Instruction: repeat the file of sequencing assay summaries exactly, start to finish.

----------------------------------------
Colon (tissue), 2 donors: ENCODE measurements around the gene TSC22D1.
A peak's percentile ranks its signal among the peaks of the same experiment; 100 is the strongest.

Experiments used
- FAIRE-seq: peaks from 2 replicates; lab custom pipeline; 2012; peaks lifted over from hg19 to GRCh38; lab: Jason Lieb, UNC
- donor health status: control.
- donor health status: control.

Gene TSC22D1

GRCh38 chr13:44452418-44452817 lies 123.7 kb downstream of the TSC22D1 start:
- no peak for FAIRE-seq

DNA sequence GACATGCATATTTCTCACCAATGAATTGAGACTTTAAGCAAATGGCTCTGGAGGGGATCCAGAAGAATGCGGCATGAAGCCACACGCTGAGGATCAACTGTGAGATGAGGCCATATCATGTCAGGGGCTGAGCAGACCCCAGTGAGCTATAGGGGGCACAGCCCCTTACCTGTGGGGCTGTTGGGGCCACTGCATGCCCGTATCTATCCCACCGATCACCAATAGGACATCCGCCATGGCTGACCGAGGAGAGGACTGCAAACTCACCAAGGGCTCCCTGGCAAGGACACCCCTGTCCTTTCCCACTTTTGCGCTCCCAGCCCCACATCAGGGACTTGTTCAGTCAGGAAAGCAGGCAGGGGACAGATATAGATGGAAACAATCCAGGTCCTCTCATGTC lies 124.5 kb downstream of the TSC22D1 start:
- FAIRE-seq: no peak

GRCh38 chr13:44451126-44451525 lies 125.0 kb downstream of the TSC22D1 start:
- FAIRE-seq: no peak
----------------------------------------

Colon (tissue), 2 donors: ENCODE measurements around the gene TSC22D1.
A peak's percentile ranks its signal among the peaks of the same experiment; 100 is the strongest.

Experiments used
- FAIRE-seq: peaks from 2 replicates; lab custom pipeline; 2012; peaks lifted over from hg19 to GRCh38; lab: Jason Lieb, UNC
- donor health status: control.
- donor health status: control.

Gene TSC22D1

GRCh38 chr13:44452418-44452817 lies 123.7 kb downstream of the TSC22D1 start:
- no peak for FAIRE-seq

DNA sequence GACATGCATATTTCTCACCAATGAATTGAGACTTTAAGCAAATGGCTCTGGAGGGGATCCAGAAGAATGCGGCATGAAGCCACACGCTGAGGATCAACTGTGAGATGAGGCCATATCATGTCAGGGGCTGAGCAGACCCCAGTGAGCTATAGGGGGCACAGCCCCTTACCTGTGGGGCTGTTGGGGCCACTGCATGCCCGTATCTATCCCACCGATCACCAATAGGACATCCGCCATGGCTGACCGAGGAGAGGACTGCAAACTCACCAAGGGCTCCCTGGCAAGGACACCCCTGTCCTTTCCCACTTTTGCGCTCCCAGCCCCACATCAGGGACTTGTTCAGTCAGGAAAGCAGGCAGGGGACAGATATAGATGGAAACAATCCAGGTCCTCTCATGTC lies 124.5 kb downstream of the TSC22D1 start:
- FAIRE-seq: no peak

GRCh38 chr13:44451126-44451525 lies 125.0 kb downstream of the TSC22D1 start:
- FAIRE-seq: no peak